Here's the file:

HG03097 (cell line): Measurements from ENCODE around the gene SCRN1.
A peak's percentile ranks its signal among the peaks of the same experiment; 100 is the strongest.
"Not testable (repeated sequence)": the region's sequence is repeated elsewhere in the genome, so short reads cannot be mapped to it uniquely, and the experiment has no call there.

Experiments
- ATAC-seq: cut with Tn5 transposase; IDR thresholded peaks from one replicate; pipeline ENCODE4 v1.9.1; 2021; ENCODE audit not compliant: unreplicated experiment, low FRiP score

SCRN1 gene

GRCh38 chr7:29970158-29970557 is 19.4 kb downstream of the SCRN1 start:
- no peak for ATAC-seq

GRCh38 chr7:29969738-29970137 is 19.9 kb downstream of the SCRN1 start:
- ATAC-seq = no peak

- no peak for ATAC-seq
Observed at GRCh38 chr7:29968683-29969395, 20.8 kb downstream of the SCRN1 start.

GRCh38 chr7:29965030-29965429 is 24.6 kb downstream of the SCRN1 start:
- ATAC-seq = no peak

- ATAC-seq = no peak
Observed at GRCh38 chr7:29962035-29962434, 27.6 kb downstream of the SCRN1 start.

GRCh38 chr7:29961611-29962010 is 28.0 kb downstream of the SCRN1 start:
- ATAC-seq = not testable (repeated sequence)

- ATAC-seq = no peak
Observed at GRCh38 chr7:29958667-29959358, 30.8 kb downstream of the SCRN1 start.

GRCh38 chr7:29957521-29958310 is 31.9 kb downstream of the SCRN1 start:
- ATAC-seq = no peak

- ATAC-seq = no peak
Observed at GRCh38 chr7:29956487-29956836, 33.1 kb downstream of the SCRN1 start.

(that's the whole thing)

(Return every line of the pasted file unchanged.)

HG03097 (cell line): Measurements from ENCODE around the gene SCRN1.
A peak's percentile ranks its signal among the peaks of the same experiment; 100 is the strongest.
"Not testable (repeated sequence)": the region's sequence is repeated elsewhere in the genome, so short reads cannot be mapped to it uniquely, and the experiment has no call there.

Experiments
- ATAC-seq: cut with Tn5 transposase; IDR thresholded peaks from one replicate; pipeline ENCODE4 v1.9.1; 2021; ENCODE audit not compliant: unreplicated experiment, low FRiP score

SCRN1 gene

GRCh38 chr7:29970158-29970557 is 19.4 kb downstream of the SCRN1 start:
- no peak for ATAC-seq

GRCh38 chr7:29969738-29970137 is 19.9 kb downstream of the SCRN1 start:
- ATAC-seq = no peak

- no peak for ATAC-seq
Observed at GRCh38 chr7:29968683-29969395, 20.8 kb downstream of the SCRN1 start.

GRCh38 chr7:29965030-29965429 is 24.6 kb downstream of the SCRN1 start:
- ATAC-seq = no peak

- ATAC-seq = no peak
Observed at GRCh38 chr7:29962035-29962434, 27.6 kb downstream of the SCRN1 start.

GRCh38 chr7:29961611-29962010 is 28.0 kb downstream of the SCRN1 start:
- ATAC-seq = not testable (repeated sequence)

- ATAC-seq = no peak
Observed at GRCh38 chr7:29958667-29959358, 30.8 kb downstream of the SCRN1 start.

GRCh38 chr7:29957521-29958310 is 31.9 kb downstream of the SCRN1 start:
- ATAC-seq = no peak

- ATAC-seq = no peak
Observed at GRCh38 chr7:29956487-29956836, 33.1 kb downstream of the SCRN1 start.